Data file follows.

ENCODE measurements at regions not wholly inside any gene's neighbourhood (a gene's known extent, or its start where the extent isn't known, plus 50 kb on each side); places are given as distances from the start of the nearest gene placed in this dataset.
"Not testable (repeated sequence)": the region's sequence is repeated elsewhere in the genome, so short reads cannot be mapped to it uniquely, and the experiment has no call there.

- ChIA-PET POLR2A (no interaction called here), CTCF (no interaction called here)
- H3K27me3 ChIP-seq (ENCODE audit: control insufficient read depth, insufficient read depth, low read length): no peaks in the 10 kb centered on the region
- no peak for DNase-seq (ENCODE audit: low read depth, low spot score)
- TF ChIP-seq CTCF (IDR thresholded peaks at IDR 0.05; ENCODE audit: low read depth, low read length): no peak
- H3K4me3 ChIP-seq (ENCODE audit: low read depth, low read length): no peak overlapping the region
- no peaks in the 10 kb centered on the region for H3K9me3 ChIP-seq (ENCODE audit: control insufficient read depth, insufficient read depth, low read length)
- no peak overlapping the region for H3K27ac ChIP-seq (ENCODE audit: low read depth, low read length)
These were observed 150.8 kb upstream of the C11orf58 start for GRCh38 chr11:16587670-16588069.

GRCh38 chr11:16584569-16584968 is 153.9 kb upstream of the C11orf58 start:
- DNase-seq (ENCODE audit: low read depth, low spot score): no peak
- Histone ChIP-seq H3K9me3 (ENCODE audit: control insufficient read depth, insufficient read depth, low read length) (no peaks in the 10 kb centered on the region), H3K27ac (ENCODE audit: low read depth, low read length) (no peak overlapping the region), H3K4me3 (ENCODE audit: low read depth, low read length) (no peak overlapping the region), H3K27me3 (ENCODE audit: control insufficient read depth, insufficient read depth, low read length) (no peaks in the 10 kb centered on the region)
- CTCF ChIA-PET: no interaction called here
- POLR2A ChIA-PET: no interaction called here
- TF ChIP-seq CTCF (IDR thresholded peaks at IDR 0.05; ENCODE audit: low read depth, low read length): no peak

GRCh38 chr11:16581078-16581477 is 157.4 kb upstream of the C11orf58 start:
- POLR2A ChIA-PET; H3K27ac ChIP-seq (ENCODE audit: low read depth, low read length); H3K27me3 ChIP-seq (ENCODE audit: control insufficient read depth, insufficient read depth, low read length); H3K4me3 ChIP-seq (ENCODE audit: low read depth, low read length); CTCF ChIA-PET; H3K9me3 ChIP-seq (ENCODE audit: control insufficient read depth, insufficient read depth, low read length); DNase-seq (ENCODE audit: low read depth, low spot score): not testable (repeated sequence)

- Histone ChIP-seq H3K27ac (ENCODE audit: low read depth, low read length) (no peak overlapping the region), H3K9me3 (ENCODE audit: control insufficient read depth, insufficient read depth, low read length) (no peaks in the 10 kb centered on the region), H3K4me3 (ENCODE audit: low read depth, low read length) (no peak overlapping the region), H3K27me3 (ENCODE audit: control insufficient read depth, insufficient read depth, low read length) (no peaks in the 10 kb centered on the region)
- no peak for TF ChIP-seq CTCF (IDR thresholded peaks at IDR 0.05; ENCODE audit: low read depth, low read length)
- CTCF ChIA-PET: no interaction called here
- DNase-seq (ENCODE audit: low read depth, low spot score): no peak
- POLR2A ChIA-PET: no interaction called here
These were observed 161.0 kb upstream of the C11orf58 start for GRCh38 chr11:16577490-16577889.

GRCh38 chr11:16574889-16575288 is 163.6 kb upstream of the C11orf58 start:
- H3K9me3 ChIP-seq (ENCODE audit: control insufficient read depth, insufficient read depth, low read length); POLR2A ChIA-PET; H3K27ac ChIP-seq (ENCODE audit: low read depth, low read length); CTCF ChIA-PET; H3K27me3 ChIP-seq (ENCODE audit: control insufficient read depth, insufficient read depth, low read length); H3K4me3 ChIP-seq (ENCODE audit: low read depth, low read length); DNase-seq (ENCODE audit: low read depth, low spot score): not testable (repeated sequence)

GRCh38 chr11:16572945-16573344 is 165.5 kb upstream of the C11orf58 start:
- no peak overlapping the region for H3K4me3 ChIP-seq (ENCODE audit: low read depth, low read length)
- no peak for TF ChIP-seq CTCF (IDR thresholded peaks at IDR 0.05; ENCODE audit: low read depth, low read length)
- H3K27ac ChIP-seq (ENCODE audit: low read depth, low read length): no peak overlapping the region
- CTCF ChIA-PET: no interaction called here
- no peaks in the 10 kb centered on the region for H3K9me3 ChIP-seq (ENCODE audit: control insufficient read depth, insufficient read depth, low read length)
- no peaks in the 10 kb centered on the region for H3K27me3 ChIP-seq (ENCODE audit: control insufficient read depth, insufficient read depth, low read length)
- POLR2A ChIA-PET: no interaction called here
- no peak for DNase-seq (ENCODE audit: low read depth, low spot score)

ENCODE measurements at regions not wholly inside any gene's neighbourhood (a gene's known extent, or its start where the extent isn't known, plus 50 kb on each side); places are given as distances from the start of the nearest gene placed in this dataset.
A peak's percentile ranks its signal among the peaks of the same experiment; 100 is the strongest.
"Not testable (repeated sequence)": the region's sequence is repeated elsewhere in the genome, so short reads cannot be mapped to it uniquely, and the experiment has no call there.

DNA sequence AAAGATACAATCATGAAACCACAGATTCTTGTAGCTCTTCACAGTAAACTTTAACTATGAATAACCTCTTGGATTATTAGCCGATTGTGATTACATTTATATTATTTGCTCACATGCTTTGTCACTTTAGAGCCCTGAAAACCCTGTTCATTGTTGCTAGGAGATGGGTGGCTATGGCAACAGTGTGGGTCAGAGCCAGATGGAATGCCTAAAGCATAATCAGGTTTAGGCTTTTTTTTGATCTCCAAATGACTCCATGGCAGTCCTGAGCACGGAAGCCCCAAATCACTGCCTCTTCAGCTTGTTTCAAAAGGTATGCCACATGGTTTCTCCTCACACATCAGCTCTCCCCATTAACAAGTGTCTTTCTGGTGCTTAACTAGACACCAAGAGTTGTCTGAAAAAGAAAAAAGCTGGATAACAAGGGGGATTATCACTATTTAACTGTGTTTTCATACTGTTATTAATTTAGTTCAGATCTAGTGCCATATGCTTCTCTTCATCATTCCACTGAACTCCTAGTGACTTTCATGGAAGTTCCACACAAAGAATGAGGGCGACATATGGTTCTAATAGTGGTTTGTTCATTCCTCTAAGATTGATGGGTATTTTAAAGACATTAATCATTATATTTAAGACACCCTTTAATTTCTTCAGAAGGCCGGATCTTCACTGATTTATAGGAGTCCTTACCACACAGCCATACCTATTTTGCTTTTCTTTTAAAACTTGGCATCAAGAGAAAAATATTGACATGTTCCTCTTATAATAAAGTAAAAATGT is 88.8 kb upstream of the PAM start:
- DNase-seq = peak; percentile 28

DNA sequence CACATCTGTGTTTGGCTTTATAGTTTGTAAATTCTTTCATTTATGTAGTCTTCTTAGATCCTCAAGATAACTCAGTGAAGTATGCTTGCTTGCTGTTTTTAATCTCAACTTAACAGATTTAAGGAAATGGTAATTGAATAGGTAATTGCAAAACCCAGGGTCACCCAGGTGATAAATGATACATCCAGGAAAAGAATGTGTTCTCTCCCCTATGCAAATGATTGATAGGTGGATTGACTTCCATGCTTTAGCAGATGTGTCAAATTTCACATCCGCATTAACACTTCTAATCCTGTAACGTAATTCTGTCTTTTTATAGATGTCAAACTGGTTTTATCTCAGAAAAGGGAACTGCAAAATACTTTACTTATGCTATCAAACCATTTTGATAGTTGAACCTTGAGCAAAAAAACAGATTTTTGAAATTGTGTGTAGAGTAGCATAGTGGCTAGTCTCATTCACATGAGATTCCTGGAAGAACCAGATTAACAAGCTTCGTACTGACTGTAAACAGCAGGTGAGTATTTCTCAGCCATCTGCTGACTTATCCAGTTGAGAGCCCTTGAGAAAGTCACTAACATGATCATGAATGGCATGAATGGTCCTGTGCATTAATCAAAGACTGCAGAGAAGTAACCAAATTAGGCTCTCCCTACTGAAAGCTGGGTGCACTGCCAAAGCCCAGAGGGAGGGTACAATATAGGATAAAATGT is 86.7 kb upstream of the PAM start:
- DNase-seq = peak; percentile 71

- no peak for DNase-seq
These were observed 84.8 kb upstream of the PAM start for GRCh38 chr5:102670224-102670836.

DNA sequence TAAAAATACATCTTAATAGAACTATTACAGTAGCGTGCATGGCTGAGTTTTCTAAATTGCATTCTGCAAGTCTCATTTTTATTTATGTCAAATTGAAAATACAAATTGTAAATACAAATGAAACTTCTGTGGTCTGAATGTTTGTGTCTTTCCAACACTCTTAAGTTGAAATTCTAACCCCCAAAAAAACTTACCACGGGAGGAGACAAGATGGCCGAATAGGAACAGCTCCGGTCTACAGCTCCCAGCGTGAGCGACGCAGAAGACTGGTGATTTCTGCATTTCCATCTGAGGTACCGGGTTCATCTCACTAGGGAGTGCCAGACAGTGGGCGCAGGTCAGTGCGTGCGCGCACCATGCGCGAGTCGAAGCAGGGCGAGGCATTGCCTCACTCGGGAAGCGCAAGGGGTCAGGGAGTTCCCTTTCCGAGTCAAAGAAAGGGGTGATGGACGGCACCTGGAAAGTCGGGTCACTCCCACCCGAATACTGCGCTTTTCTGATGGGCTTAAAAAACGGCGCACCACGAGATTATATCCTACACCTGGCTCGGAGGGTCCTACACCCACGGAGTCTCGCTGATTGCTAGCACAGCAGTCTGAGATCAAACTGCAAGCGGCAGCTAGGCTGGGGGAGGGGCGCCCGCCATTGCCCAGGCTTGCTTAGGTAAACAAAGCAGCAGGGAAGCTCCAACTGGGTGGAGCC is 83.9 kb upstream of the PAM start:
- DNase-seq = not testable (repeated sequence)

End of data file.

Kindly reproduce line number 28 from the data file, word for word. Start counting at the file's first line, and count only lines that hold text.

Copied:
- no peak overlapping the region for H3K4me3 ChIP-seq (ENCODE audit: low read depth, low read length)